I spend a lot of time reflecting on my process: what works, what doesn’t. That kind of thing. Such naval-gazing is a wonderful alternative to actual writing. Ahem.
Sometimes I write the scene in my head as I see it and other times I put down all the dialog first before adding in all the little actions that make the passage leap off the page. I don’t always write linearly. Beginnings, endings, or even a single sentence are all fodder for the mind.
For the last twenty years, I’ve been writing on a computer. Largely, this has been due to my vocation. Emails, reports interspersed with analytics and programming code. Always, my hands thrummed the keyboard. It’s been my instrument of choice.
Not coincidentally, I took a twenty year hiatus from creative writing. I often wondered about why that happened. Life’s complexities are the glib easy answers, of course, but perhaps there is more to it than that.
Way back when, when I used to whip my muse regularly, I didn’t use a computer. They weren’t common place. Everything I wrote, I wrote long hand. Sure, my handwriting was atrocious (even more so now), but there might have been some magic in shaping the letters one at a time, forming words one after the other.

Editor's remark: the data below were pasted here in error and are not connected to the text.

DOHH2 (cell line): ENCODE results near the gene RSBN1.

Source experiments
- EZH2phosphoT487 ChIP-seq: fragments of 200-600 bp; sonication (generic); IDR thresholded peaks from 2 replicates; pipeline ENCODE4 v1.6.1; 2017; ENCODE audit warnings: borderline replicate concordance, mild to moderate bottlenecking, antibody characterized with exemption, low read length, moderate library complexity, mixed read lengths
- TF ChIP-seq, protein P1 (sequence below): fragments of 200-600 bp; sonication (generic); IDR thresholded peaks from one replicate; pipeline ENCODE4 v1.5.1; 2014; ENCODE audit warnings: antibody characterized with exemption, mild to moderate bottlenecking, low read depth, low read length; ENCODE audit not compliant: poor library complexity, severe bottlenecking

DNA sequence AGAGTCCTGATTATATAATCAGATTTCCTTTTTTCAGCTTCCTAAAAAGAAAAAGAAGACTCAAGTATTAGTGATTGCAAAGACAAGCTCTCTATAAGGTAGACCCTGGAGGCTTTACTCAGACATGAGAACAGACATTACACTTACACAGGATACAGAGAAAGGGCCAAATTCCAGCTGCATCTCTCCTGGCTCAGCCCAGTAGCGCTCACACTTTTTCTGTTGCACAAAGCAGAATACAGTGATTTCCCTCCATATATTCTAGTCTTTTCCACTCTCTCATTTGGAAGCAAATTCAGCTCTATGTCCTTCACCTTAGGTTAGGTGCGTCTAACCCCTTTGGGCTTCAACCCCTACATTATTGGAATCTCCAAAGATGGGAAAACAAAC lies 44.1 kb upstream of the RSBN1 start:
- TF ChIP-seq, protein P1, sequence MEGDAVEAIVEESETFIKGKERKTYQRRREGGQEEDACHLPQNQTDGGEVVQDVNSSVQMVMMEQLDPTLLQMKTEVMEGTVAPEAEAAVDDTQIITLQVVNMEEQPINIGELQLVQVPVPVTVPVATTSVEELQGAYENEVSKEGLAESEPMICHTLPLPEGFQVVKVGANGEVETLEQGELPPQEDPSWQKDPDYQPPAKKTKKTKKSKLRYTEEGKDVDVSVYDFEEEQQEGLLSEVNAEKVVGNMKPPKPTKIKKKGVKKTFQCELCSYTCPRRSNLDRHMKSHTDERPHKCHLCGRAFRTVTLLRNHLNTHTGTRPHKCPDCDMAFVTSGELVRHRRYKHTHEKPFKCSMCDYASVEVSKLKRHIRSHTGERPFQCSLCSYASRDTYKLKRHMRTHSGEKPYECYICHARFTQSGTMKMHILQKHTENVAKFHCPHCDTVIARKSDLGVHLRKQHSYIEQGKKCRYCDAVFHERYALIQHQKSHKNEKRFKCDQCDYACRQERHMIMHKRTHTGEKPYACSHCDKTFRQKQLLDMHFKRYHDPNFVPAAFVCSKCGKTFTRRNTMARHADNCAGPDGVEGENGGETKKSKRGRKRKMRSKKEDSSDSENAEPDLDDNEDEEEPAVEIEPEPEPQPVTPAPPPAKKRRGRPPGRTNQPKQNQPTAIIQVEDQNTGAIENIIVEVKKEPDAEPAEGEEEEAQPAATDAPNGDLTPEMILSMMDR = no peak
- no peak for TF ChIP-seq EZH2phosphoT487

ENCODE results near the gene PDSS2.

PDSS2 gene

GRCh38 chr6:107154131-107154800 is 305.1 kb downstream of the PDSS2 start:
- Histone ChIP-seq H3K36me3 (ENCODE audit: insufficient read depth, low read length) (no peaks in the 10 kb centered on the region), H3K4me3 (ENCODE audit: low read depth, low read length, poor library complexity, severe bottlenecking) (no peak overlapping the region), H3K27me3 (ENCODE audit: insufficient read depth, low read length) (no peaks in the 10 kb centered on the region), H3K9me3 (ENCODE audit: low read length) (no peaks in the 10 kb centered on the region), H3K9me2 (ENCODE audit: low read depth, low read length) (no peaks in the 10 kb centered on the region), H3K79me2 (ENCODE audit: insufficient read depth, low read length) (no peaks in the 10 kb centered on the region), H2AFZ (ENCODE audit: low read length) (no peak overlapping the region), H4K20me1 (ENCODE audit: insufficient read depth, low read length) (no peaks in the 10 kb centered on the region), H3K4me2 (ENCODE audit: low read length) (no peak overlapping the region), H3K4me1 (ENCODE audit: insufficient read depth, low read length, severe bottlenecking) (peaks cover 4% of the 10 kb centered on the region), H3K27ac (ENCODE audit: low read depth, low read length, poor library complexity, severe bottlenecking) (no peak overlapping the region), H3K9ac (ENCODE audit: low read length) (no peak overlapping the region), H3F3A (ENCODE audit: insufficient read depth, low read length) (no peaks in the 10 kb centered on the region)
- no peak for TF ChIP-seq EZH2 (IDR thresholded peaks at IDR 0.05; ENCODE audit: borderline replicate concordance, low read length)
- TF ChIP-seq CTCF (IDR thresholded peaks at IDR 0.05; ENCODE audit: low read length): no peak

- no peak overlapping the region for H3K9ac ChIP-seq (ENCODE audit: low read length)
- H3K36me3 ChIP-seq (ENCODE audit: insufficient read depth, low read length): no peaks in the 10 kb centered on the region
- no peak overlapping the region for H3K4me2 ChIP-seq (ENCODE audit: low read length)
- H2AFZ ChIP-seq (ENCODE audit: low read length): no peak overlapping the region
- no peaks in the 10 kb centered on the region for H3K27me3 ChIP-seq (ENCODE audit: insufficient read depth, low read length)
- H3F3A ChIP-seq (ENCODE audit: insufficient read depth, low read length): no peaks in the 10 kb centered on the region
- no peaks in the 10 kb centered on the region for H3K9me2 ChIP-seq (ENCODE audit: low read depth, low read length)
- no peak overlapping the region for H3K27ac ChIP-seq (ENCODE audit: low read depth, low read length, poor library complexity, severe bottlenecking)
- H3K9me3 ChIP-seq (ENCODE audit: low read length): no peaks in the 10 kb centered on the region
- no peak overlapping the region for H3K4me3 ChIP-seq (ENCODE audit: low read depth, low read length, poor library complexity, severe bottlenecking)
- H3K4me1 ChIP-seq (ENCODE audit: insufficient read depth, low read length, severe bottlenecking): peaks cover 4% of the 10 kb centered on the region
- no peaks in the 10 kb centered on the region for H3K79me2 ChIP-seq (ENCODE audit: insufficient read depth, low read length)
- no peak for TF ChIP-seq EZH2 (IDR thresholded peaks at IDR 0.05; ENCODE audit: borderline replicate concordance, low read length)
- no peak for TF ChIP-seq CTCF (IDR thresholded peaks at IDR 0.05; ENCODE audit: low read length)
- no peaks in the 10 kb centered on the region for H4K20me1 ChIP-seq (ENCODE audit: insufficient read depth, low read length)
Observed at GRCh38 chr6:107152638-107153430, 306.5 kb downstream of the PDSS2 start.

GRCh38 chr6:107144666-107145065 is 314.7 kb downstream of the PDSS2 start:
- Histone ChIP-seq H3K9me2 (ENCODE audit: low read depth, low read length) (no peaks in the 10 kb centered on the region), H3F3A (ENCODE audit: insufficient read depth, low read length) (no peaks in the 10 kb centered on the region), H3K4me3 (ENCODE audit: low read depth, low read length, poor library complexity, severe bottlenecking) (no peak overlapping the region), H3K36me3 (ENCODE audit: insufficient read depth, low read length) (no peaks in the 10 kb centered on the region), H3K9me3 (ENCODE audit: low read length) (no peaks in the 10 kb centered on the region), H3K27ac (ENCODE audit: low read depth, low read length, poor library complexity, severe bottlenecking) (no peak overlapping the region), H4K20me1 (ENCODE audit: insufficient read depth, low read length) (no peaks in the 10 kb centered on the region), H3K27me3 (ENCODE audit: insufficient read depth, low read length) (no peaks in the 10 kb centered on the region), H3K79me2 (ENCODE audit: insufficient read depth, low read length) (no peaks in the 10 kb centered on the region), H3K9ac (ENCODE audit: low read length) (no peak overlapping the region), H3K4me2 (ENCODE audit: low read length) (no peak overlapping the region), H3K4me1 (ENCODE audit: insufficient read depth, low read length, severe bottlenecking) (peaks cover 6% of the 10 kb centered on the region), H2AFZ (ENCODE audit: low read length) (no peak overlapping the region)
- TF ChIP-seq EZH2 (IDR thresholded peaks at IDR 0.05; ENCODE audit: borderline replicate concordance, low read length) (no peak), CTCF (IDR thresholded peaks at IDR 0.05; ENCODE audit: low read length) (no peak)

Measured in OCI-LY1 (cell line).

My old journals are faded, but it’s fun to thumb through and glimpse into my thinking. It’s a form of time travel, to a different me. All the mistakes were laid bare. A word scratched out here, circled words there, and wild arrows moving paragraphs all over the place. Blue and black and red ink bled everywhere. Write, edit and rewrite. Drafts and iterative improvement were baked in to the creative process.
That same exposure just doesn’t happen with the printed word the same way. Even if I turn on ‘Track Changes’, I miss the emotion laden in the strokes of pen. I simply don’t write the same way these days. I edit as I go and whole trains of thought become lost to the delete key.
The real question begs an answer: is that a good thing?
And I wonder still about teaching cursive writing in schools becoming a page in history, kin to Latin and Greek. What is lost without the contemplative effort in compositional writing longhand?
Let’s find out.
I’m going to try an experiment and take the time to write longhand, reacquaint myself with the art.
- I’ll pick a book, say Call of the Wild, and copy it out. It’ll help me work to improve my penmanship and make it more legible. It has to be far more interesting than practicing letter exercises. Additionally, it’ll be cool to write like Jack London. Play make-believe. He, himself, is noted for improving his own craft through such ‘copywork’. If it was good enough for him, it’s good enough for me.
- I’m going to write all my short pieces longhand as a first draft and edit it old-school with an angry red pen. Then, I’ll type it up and edit it again. I believe that by forcing a linear writing process and a deliberate editing stage will improve my writing.
So, what are your thoughts? Am I mad? Any one want to take the plunge with me?
A couple resources from my favourite blog:
Oh, and: http://www.gutenberg.org/ebooks/215